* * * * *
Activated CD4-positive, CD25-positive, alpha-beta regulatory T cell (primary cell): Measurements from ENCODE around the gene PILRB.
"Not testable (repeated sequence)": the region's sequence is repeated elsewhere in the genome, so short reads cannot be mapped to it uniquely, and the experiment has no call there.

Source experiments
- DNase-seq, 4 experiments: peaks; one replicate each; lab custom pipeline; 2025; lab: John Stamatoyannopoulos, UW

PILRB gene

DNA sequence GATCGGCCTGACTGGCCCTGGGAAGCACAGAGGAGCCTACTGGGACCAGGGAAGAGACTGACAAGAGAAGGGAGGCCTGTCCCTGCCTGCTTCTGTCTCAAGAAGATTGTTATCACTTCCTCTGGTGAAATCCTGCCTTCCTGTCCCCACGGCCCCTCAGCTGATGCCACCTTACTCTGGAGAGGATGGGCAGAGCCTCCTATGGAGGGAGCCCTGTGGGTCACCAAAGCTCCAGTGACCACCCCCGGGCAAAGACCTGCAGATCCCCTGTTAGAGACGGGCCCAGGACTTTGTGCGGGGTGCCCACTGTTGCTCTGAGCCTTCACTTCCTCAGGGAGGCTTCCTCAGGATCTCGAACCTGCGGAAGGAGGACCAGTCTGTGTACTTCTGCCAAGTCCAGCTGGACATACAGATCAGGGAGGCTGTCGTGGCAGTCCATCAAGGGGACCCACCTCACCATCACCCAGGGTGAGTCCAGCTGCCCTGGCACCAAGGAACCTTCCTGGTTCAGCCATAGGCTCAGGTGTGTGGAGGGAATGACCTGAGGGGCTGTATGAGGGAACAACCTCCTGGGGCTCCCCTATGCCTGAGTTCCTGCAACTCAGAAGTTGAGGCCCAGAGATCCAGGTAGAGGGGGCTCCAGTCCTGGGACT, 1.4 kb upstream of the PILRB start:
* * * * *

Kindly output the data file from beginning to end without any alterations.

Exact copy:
Activated CD4-positive, CD25-positive, alpha-beta regulatory T cell (primary cell): Measurements from ENCODE around the gene PILRB.
"Not testable (repeated sequence)": the region's sequence is repeated elsewhere in the genome, so short reads cannot be mapped to it uniquely, and the experiment has no call there.

Source experiments
- DNase-seq, 4 experiments: peaks; one replicate each; lab custom pipeline; 2025; lab: John Stamatoyannopoulos, UW

PILRB gene

DNA sequence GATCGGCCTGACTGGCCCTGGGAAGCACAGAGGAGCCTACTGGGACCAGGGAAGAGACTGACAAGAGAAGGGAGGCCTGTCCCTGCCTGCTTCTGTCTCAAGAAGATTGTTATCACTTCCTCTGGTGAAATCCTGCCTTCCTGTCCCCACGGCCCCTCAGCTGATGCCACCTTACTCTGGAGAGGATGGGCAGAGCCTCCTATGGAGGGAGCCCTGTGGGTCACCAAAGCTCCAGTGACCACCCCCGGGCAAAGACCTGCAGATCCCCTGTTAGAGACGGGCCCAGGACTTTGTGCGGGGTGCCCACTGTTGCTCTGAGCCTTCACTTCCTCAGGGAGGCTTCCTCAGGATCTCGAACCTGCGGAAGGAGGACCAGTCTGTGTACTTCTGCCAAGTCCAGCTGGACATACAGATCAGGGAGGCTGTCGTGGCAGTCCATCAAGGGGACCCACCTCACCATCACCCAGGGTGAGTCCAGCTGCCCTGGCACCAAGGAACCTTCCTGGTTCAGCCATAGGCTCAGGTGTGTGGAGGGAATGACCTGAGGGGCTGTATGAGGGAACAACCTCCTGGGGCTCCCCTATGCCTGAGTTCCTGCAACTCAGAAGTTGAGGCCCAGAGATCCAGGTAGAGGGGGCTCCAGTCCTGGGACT, 1.4 kb upstream of the PILRB start: